The bill makes special exemptions for people who make a living off of fondling animals: veterinarians, those who dabble in animal husbandry, and livestock judges. However the language of the bill may be particular troubling to those people who believe in evolution, as it effectively bans human sex with any animal; this would seem to include Homo Sapiens.
This was the state's third attempt to ban bestiality. Previous legislatures didn't support the practice. They just didn't think enacting a law warranted their time.
This was before a slew of sex crimes with various barnyard animals rocked the state, or at least provided interesting blurbs for News of the Weird. The issue gained national attention a few years ago when a Florida man accidentally asphyxiated Meg the goat while having sex with her. The police could not link the man to the scene of the crime, but he was arrested a few months later in a separate goat abduction case.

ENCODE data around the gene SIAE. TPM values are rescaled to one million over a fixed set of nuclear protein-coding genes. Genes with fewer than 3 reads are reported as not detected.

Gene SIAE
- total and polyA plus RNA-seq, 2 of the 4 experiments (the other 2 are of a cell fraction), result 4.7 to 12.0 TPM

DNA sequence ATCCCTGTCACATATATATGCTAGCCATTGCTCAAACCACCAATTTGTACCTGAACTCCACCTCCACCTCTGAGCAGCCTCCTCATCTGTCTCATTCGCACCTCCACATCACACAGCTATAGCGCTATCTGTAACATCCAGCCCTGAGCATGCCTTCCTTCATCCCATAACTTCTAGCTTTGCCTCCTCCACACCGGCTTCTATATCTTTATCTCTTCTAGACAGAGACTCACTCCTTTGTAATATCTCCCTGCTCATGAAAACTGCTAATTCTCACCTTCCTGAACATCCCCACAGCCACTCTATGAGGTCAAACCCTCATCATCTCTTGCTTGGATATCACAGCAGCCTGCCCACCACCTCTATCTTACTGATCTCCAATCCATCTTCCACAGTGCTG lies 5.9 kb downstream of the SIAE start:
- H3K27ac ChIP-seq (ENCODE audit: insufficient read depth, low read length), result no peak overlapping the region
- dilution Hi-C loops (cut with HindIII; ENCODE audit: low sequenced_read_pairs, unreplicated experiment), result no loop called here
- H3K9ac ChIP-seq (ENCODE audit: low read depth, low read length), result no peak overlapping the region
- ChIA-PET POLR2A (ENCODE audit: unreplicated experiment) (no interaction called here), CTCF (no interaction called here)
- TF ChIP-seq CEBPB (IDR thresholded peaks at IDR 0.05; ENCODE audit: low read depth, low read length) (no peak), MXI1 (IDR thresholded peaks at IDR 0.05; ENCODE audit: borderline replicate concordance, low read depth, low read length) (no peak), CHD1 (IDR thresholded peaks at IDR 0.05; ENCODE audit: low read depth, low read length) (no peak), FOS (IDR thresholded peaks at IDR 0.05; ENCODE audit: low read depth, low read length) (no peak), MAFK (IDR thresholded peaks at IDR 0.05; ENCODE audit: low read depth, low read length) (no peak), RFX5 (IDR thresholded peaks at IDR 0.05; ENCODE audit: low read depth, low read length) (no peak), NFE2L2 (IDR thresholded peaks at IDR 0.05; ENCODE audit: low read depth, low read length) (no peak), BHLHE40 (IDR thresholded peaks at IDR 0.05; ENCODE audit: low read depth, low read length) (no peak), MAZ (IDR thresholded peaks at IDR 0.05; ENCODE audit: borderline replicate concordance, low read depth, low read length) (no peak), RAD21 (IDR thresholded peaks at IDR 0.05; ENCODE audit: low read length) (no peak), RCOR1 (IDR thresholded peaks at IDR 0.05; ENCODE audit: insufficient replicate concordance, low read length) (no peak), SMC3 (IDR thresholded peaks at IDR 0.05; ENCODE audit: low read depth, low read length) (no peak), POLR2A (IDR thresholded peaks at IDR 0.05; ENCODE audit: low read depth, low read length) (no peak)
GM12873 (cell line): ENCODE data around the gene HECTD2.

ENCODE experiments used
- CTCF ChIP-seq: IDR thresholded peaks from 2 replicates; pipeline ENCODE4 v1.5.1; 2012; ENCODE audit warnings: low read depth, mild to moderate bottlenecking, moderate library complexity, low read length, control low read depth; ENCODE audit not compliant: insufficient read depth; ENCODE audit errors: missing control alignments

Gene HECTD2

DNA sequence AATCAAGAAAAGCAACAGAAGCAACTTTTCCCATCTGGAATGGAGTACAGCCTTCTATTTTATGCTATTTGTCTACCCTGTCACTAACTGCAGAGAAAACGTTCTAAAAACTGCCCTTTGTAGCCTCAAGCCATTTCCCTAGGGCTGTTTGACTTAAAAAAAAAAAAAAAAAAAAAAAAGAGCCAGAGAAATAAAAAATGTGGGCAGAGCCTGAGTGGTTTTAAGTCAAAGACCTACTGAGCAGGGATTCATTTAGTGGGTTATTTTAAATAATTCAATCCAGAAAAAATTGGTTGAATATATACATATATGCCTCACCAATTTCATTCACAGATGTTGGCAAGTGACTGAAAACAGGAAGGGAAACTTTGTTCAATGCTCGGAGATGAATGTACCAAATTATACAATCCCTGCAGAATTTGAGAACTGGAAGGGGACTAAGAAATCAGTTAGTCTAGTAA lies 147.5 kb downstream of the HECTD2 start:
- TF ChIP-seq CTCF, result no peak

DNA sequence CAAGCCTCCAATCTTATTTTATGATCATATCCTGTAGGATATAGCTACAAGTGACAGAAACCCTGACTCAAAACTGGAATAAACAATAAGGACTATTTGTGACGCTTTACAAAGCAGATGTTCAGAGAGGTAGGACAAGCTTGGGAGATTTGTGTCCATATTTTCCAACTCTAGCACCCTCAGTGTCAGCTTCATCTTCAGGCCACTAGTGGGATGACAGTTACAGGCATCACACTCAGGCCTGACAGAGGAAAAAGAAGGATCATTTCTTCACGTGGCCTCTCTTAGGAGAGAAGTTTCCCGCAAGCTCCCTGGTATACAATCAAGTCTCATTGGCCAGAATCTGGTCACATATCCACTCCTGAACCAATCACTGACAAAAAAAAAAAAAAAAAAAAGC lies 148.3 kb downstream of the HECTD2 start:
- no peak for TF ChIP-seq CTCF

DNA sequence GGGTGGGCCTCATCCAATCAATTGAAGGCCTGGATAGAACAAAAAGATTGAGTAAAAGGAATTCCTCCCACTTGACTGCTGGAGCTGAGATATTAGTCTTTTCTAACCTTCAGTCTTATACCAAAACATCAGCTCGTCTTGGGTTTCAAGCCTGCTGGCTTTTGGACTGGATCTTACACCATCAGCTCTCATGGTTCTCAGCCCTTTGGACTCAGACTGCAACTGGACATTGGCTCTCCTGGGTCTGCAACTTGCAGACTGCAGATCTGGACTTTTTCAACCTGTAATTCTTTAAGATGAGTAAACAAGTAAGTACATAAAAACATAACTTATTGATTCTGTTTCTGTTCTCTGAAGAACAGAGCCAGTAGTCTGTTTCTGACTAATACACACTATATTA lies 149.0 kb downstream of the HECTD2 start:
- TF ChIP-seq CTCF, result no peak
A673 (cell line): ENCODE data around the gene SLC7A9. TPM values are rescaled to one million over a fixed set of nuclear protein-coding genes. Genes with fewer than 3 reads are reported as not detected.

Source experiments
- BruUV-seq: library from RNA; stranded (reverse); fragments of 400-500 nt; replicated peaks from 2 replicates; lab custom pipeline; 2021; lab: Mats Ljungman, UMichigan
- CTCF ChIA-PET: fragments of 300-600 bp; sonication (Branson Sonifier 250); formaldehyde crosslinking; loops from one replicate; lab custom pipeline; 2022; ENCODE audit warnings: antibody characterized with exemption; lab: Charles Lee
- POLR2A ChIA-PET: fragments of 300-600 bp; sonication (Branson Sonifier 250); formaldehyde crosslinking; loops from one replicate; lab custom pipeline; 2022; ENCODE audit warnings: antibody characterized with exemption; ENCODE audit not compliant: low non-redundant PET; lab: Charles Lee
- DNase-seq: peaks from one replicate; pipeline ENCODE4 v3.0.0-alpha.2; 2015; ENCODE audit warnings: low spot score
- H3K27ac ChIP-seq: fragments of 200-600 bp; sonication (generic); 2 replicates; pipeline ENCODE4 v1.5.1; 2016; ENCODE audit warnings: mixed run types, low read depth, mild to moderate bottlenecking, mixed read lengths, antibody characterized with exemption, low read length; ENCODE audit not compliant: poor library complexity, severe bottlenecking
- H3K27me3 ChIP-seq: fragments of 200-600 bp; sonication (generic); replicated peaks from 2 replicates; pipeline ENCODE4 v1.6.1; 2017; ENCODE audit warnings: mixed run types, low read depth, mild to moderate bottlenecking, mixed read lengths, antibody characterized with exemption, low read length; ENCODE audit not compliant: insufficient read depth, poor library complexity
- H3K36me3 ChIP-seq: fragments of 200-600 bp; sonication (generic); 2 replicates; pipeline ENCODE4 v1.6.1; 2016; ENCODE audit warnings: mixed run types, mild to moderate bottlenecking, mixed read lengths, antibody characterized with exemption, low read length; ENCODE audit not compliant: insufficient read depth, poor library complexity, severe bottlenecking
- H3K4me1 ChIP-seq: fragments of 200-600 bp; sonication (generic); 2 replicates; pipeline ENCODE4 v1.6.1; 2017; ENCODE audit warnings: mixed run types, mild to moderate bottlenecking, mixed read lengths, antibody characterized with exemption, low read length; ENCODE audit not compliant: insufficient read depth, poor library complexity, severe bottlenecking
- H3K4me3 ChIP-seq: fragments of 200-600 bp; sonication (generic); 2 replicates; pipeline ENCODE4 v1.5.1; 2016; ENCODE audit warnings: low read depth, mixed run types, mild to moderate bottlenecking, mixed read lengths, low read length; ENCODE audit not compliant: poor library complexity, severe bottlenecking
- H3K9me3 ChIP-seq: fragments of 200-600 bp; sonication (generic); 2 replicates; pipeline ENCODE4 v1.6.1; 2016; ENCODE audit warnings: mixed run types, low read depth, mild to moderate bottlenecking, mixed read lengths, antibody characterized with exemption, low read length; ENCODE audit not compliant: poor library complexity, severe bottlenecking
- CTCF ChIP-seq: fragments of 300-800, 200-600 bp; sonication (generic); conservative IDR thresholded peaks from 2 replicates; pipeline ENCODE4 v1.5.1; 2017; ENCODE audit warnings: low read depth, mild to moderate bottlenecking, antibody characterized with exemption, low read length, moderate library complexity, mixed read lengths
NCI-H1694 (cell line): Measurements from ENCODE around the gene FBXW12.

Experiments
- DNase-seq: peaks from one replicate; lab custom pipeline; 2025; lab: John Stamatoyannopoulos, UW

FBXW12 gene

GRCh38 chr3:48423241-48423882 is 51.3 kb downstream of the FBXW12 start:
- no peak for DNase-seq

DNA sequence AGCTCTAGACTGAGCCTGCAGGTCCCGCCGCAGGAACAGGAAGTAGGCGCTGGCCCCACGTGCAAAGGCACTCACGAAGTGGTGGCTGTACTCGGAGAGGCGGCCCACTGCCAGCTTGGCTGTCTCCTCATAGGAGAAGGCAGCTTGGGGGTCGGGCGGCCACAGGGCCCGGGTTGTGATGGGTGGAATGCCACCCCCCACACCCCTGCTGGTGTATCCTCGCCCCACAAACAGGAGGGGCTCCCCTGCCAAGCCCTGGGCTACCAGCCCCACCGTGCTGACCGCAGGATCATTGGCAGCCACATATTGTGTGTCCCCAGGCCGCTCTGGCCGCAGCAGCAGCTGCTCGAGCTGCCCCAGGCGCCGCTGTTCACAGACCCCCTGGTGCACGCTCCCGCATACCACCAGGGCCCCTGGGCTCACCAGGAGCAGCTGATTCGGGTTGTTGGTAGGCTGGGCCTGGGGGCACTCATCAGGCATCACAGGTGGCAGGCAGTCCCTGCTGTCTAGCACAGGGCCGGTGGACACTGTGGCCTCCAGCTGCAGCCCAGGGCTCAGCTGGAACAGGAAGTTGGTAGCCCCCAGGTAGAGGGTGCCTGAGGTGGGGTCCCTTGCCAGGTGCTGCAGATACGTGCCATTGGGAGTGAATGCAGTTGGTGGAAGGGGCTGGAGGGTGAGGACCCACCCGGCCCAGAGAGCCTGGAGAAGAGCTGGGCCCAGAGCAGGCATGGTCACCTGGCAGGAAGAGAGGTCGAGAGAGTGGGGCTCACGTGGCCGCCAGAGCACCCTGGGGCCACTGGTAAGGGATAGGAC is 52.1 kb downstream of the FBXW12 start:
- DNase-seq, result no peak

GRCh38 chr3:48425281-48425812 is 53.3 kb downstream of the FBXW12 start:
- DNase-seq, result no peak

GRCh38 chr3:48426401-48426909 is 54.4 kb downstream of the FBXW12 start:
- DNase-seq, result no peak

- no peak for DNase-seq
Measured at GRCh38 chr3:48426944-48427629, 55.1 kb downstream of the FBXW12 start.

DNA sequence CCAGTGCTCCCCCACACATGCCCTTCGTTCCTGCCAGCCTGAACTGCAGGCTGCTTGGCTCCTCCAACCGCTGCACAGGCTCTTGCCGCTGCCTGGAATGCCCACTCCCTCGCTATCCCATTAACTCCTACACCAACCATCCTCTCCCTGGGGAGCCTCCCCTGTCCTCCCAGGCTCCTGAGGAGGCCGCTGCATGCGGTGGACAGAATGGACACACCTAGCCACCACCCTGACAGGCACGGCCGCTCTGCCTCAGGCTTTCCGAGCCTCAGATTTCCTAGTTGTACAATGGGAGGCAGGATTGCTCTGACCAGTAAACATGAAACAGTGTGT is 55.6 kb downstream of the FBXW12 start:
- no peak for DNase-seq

It would seem that the majority of these crimes could be punishable with animal cruelty laws, or in the case of goat abduction, property laws. However these laws would become ineffective if an animal lover owned the object of his affection, and if the owner could convince a judge that such acts weren't cruel. The question nobody wants to ask is, what if the animal enjoys the interspecies sex?
Perhaps a better moral stance to take on the issue is that this law may help prevent the spread of disease. Most diseases are species specific, but there are enough that can be transferred between species to cause concern.
In the end this legislation will do very little to discourage bestiality. It's not as though zoophiles are open about their lifestyle. Researches estimate that between 2 and 5 percent of the population harbor sexual desires for animals, and yet not a single one of the estimated 600,000 zoophiles in Florida came out to protest the law. The public shame of being caught with an animal is a far worse punishment than a misdemeanor charge.
Read the bill at flsenate.gov